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Boeing Max crash victim went to the FAA for fault causing 346 deaths

Boeing crash

Relatives of a Boeing 737 Max crash victim went to the FAA to demand answers for lapses that cost 346 people their lives.

Samya Stumo was 24 years old, starting her career by pursuing her “dream job” at a Washington, DC-based NGO and heading to Nairobi, and then onward to Uganda for work when the Boeing 737 Max she was on-board crashed into the ground six minutes after taking off.

The crash of Ethiopian Airlines’ flight ET-302 in March was the second fatal accident of a 737 Max in the time frame of five months, killing all 157 people on board. A near-identical aircraft, operated by the Indonesian Lion Air, crashed in the sea shortly after takeoff from Jakarta in October 2018 in which All 189 passengers and crew members died.

Stumo was among the 157 killed on-board Ethiopian Airlines flight 302 in March when the Boeing 737 Max crashed due to a flaw in the aircraft’s anti-stall system.

Now, Stumo’s family is protesting and demanding accountability.

Victim's Family
Stumo’s mother, Nadia Milleron, and her brother Tor Stumo. (Image Source: businessinsider.com)

They’re among the dozens of victims’ families that have filed cases against Boeing for the faulty design that led to both fatal crashes and the Federal Aviation Administration (FAA). Especially, families of victims from the second crash have said that they believe, based on what was known at the time, that the aircraft should have been grounded after the first crash.

On Thursday, Stumo’s mother, Nadia Milleron, and her brother Tor Stumo held a session in front of the FAA’s main building in Washington, DC, in response to Senate testimony given by FAA officials a day earlier, including Associate Administrator of Aviation Safety Ali Bahrami.

Relevant: FAA knew another Boeing’s Max malfunction can occur after Lion Air crash

On Wednesday, Bahrami defended the FAA’s system of backing plane makers like Boeing broad oversight of their own work, rather than the unbiased inspection.

However, Bahrami also admitted that the FAA had underestimated the risk of a second crash, which happened just 5 months after the first crash.

Internal FAA analysis, done just days after the crash, predicting the similar emergency incident was likely within the next 10 months, due to the fault in the Plane’s anti-stall system, known as Maneuvering Characteristics Augmentation System, MCAS.

Instead of grounding the plane, the FAA issued an emergency order directing pilots to review the existing procedures while Boeing fixed the MCAS system. But within the five months, another 737 Max crashed.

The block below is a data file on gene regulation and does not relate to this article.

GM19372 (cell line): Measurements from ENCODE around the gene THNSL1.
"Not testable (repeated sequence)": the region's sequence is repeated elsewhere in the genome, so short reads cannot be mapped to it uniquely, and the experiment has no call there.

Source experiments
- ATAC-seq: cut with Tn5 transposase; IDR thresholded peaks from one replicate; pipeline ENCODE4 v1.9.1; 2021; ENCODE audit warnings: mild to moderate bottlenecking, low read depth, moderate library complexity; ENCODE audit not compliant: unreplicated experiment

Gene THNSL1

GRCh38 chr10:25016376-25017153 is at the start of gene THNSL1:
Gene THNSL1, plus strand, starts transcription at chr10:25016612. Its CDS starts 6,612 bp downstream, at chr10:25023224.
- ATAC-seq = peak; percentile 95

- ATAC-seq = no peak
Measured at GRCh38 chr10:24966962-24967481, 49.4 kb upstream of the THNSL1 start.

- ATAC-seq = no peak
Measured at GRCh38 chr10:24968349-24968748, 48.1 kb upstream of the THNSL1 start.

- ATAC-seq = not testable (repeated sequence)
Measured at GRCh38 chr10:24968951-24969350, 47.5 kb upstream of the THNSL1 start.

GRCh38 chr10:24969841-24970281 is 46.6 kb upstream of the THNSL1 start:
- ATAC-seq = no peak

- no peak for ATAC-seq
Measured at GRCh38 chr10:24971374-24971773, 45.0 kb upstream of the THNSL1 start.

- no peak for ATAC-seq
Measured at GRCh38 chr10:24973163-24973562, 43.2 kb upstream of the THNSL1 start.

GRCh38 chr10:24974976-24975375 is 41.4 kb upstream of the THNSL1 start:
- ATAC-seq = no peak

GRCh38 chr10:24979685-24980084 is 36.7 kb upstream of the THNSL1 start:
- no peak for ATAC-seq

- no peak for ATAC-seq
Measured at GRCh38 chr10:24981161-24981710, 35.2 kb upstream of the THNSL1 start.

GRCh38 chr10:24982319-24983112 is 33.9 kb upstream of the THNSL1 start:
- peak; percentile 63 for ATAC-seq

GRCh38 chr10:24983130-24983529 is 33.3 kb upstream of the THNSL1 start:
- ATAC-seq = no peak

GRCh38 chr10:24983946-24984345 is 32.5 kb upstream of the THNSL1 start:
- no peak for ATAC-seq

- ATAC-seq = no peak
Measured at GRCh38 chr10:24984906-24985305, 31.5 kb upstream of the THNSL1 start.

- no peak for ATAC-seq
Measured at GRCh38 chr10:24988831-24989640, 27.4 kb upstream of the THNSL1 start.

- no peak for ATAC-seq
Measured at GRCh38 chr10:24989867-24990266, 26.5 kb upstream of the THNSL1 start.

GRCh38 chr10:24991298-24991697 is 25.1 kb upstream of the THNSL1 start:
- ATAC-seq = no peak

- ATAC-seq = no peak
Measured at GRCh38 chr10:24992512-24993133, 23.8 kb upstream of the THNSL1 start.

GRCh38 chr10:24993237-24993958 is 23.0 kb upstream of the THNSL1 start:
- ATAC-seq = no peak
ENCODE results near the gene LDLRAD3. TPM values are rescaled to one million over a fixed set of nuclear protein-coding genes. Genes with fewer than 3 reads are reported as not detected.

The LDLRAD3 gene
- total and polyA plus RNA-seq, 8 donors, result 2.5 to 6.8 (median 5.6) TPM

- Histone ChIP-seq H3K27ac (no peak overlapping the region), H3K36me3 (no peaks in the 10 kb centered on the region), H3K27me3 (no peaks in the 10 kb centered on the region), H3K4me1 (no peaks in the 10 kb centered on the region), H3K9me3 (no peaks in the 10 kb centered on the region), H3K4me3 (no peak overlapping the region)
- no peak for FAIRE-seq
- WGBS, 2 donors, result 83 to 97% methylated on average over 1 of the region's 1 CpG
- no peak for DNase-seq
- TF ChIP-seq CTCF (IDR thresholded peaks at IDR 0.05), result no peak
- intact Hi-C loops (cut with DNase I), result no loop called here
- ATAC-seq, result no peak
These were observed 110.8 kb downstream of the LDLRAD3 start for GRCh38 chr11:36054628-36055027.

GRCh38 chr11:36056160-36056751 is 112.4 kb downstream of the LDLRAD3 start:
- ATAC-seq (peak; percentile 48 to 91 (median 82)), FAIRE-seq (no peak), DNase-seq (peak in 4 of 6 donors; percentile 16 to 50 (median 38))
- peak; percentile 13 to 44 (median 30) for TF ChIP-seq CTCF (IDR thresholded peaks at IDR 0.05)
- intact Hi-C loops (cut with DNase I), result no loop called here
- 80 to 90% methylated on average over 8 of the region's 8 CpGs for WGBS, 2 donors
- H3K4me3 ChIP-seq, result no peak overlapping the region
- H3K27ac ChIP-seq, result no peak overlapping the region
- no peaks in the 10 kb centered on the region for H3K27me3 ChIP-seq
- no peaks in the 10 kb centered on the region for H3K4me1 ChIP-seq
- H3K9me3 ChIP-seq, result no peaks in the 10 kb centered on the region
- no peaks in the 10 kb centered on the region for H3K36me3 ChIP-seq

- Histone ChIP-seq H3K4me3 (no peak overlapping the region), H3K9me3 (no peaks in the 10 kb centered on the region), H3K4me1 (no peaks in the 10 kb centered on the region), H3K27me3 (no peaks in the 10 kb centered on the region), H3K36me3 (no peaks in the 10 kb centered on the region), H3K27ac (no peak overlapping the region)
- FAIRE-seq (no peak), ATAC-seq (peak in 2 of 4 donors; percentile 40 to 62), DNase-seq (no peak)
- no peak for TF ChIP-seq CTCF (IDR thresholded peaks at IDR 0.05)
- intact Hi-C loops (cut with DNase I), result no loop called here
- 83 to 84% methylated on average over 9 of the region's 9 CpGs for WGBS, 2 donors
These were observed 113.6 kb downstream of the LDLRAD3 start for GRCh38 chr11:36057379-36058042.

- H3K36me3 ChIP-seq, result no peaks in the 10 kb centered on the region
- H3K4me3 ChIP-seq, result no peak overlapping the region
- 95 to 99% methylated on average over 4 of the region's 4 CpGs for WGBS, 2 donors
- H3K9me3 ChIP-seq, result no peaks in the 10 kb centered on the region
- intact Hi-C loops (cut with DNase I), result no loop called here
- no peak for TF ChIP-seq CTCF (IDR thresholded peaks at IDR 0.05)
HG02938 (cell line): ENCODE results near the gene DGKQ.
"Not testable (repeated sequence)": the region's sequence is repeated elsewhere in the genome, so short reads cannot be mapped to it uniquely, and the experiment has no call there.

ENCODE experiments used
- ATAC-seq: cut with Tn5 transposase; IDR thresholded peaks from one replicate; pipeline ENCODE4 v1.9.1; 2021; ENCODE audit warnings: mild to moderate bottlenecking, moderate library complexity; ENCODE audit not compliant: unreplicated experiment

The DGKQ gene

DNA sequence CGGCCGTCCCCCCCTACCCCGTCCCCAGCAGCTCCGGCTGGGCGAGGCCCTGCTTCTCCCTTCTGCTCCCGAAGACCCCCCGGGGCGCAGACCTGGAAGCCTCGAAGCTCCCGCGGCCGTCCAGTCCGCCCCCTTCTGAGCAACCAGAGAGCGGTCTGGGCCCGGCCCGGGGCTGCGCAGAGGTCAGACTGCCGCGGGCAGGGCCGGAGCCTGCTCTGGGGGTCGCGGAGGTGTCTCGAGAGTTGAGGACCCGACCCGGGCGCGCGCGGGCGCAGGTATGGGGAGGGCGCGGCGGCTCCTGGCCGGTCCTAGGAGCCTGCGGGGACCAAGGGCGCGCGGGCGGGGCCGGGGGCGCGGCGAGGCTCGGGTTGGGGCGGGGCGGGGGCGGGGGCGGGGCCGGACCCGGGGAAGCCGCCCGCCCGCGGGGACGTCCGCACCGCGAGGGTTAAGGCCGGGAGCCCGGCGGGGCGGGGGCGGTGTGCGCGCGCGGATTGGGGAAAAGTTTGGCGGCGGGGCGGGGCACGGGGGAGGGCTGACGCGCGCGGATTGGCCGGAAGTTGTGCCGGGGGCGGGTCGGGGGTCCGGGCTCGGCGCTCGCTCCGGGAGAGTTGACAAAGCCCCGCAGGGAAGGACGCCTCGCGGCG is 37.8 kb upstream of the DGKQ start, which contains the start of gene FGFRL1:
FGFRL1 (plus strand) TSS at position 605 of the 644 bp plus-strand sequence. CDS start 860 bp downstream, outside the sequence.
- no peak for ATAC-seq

The FAA also allowed Boeing to begin working on a software fix to prevent the problem from occurring again without passing orders to ground the plane until the fault is being solved, and kept this confidential.

“The implication was that this pilot change would be sufficient to provide airworthiness; there was no real mention of improvements and necessary changes to the MCAS system, leading I think most people to conclude that there was no long-term issue with the MCAS,” Senator Jack Reed (D-RI) said to Bahrami at the hearing. “That lack of transparency I think is not appropriate.”

The confidential permission on the long-term fix and the assessment that it would be necessary were revealed in a Wall Street Journal report this week.

After going through The Wall Street Journal’s report, Samya’s mother and brother — decided to drive from their home in Sheffield, Massachusetts, to protest in front of the FAA’s offices.

“After the Lion Air crash, they knew that there was a risk for another crash to occur,” Tor Stumo told Business Insider in a phone call from the demonstration. “They took interim measures.”

“You have pilots given a stopgap measure for something already deemed an ‘unacceptable risk.'” said Stumo. He said that the stopgap measure was inadequate and that the plane should have been grounded.

“I hope anyone complicit in this bungled certification of this airplane resigns, and I hope that, if they did something criminal, they go to jail. It’s not fair that she’s dead,” Stumo mentioned his sister.

Samya Stumo’s family hopes they can find justice, but more importantly, the failures that led to the two 737 Max crashes are never repeated.

“We don’t want to be here. We want to be at home. We want to be crying and holding each other. But we can’t stand by. We have to come here, and make sure that there can never be a third crash.” Stumo said.


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